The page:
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Allometric shell growth in infaunal burrowing bivalves: examples of the archiheterodonts Claibornicardia paleopatagonica (Ihering, 1903) and Crassatella kokeni Ihering, 1899

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Allometric shell growth in infaunal burrowing bivalves: examples of the archiheterodonts Claibornicardia paleopatagonica (Ihering, 1903) and Crassatella kokeni Ihering, 1899
A new paper with @bElemniteazUl Allometric growth in infaunal bivalves
Allometric growth in infaunal bivalves via @thePeerJ
Allometric shell growth in infaunal burrowing bivalves: examples of the archiheterodonts Claibornicardia and Crassatella via @thePeerJ
Note that a Preprint of this article also exists, first published April 26, 2018.


According to the Gould-Mosimann school (defined by Klingenberg, 1998), ‘allometry’ is the association between size and shape. The concept of allometry implies variation of a trait associated with variation of the overall size of an organism (Klingenberg, 1998). Size of an organism can be determined by its own biological growth (or ontogeny), and in these cases, allometry is the covariation between shape and growth through its life-span. This allometry is known as “ontogenetic allometry” (Klingenberg, 1996a; Klingenberg, 1998). Studies on ontogenetic allometry mainly use “cross-sectional” data (each individual is measured at a single stage, and an average allometric trajectory is estimated from a composite sample from many individuals). Some ones use “longitudinal” data (e.g., Klingenberg, 1996b; Maunz & German, 1997) (each individual is measured multiple times during their growths, and individual variability in allometric trajectories is obtained). Cases of “cross-sectional” data (sensu Klingenberg, 1996b) are frequent in paleontological studies, for example in trilobites (see Hughes, Minelli & Fusco, 2006 and references herein), Cambrian arthropods (e.g., Haug et al., 2011), crinoids (e.g., Brower, 1988), gastropods (e.g., Gould, 1966a), diapsids (e.g., Ezcurra & Butler, 2015), dinosaurs (e.g., Horner & Goodwin, 2006; Horner & Goodwin, 2009), or mammals (e.g., Christiansen, 2012). “Longitudinal” studies (sensu Klingenberg, 1996b) are not possible for many fossil organisms, but are viable in organisms with accretionary growth. Some examples are shelled molluscs (Urdy et al., 2010), brachiopods (Rudwick, 1968; Ackerly, 1989; Tomašových, Sandra & Labarbera, 2008), or ammonoids (Korn, 2012; Korn, 2017; De Baets, Klug & Monnet, 2013). Some researches often remain focused on adult stages, not taking into account the complete ontogeny, what is necessary for a more holistic view.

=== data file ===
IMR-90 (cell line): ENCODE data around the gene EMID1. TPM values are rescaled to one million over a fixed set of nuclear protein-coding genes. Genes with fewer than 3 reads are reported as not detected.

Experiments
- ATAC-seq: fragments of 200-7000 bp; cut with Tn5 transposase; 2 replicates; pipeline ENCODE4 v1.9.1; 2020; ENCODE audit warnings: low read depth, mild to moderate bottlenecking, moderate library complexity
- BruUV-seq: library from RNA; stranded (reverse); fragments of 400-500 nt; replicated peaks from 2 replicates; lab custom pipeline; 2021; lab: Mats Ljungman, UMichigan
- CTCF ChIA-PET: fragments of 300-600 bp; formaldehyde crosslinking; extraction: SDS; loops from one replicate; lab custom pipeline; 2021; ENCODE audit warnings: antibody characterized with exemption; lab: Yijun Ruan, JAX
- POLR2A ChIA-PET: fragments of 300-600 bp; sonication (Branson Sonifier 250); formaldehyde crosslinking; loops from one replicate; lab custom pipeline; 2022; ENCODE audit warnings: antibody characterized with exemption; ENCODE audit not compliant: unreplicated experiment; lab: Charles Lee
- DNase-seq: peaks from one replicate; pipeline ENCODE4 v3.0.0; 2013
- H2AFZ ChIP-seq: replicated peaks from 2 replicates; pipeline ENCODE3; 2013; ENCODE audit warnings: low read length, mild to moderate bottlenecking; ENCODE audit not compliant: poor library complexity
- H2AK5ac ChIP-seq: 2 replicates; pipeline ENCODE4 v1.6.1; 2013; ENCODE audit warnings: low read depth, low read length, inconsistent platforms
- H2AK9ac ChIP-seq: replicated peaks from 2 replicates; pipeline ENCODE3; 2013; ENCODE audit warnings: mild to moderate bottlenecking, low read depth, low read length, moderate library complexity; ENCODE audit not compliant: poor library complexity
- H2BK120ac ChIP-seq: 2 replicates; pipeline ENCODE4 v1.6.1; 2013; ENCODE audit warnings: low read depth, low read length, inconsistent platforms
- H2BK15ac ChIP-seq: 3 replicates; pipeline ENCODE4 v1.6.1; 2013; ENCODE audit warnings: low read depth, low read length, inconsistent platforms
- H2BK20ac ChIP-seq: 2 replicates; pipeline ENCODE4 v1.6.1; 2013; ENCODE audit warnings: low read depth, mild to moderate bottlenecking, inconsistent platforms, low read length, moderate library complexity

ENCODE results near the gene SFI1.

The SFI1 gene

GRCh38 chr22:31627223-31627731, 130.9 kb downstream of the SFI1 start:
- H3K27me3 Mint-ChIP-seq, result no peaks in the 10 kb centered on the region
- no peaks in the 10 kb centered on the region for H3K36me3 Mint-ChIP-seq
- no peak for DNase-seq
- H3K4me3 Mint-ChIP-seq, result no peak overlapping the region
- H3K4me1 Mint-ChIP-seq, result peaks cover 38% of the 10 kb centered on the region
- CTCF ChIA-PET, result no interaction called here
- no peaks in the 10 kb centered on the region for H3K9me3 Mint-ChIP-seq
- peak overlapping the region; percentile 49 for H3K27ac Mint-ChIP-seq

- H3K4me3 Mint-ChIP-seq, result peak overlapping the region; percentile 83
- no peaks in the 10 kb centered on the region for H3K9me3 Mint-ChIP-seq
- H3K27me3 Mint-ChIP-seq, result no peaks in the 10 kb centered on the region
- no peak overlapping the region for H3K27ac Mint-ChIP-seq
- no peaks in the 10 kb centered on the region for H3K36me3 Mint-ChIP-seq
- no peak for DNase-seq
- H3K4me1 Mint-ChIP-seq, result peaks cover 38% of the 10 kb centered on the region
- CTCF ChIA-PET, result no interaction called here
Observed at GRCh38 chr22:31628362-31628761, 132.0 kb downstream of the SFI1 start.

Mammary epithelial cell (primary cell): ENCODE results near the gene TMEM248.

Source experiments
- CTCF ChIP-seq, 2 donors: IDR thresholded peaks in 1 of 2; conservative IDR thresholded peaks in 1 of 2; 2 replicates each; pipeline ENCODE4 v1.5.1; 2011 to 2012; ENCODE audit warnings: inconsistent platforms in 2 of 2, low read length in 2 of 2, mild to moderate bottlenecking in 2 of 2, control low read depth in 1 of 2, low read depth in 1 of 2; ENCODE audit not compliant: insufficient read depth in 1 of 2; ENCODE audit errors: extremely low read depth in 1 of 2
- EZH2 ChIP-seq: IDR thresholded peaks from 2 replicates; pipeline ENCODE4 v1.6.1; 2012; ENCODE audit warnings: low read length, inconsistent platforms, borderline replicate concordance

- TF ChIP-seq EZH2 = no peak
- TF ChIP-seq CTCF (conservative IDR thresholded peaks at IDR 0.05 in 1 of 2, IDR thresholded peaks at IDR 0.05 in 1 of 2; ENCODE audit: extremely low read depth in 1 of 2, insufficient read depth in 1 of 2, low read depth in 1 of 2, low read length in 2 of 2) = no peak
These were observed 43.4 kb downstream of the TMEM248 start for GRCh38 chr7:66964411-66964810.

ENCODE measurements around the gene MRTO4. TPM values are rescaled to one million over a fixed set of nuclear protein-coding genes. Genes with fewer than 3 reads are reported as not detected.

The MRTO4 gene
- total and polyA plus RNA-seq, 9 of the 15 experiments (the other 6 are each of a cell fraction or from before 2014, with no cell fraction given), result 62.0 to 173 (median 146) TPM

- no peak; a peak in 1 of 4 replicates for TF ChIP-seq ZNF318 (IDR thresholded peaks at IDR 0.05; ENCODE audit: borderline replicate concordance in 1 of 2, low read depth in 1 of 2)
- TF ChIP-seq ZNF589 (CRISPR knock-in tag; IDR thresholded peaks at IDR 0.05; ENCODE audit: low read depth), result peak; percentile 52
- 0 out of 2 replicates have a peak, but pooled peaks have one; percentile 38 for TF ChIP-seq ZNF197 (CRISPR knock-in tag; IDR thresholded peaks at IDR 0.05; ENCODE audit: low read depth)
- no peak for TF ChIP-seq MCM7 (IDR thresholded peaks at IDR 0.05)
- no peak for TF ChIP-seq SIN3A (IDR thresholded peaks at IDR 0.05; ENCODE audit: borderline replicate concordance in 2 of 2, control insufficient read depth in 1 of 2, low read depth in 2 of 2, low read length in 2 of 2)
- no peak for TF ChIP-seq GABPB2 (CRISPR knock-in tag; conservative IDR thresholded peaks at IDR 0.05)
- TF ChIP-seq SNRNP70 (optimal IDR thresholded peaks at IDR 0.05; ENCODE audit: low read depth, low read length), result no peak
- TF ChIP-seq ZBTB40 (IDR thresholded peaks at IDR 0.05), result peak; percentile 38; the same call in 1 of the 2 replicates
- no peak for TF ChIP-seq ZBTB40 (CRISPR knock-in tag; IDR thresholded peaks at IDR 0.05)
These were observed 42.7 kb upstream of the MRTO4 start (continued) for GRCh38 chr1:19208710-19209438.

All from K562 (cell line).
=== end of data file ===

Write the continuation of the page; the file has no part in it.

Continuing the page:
Bivalves show accretionary growth in their shells where the mantle adds constantly new layers of calcium carbonate to the edge (Pannella & Maclintock, 1968). Therefore, they preserve in their shells a complete record of external traits of their post-larval life-spans (Crampton & Maxwell, 2000), making them a source of “longitudinal” data (sensu Klingenberg, 1996b) for construction of ontogenetic trajectories. In a pioneer contribution, Crampton & Maxwell (2000) elaborated a methodology to explore this particular growth in bivalves. They re-constructed the ontogenetic trajectories of New Zealand species of Spissatella (Bivalvia: Crassatellidae) and related their allometric growth to macroevolutionary trends in the clade.

From the paleoecological point of view, fossil bivalves are one of the most valuable tools, as different morphologies of bivalve shell are strongly related to modes of life and environmental characteristics (Stanley, 1970). Infaunal burrowing habit of life is the most extended among bivalves, consisting of the penetration of soft substrates by means of a pedal locomotion while maintaining a life position of, at least, partial burial (Stanley, 1970).